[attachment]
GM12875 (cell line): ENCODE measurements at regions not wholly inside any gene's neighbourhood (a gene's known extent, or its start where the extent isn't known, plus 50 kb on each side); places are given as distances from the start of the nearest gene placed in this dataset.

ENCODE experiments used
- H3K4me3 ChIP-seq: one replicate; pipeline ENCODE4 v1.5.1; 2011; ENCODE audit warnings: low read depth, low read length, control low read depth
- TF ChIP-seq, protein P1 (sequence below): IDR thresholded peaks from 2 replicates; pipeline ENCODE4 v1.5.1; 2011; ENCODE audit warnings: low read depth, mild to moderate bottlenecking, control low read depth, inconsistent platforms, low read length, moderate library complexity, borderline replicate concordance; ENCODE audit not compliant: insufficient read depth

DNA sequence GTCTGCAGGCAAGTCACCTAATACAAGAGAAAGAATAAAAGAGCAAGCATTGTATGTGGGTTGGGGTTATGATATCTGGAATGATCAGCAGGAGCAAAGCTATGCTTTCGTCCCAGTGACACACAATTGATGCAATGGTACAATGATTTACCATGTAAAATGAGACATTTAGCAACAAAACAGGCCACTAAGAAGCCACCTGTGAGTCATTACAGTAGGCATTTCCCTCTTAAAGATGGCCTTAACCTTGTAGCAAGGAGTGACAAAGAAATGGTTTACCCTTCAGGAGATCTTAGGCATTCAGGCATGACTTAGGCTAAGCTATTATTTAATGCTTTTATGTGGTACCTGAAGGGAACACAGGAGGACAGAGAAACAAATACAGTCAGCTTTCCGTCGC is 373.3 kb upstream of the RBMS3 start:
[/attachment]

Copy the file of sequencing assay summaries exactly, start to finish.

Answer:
GM12875 (cell line): ENCODE measurements at regions not wholly inside any gene's neighbourhood (a gene's known extent, or its start where the extent isn't known, plus 50 kb on each side); places are given as distances from the start of the nearest gene placed in this dataset.

ENCODE experiments used
- H3K4me3 ChIP-seq: one replicate; pipeline ENCODE4 v1.5.1; 2011; ENCODE audit warnings: low read depth, low read length, control low read depth
- TF ChIP-seq, protein P1 (sequence below): IDR thresholded peaks from 2 replicates; pipeline ENCODE4 v1.5.1; 2011; ENCODE audit warnings: low read depth, mild to moderate bottlenecking, control low read depth, inconsistent platforms, low read length, moderate library complexity, borderline replicate concordance; ENCODE audit not compliant: insufficient read depth

DNA sequence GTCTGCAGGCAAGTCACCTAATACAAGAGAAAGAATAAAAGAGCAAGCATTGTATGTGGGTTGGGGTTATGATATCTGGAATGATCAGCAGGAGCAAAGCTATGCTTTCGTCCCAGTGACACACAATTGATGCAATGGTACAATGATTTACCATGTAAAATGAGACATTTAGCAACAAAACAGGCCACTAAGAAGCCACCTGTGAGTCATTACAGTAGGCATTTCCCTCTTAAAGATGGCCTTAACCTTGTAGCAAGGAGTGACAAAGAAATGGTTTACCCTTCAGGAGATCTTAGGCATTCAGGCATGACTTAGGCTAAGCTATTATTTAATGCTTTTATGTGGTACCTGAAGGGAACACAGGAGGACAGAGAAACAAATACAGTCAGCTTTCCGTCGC is 373.3 kb upstream of the RBMS3 start: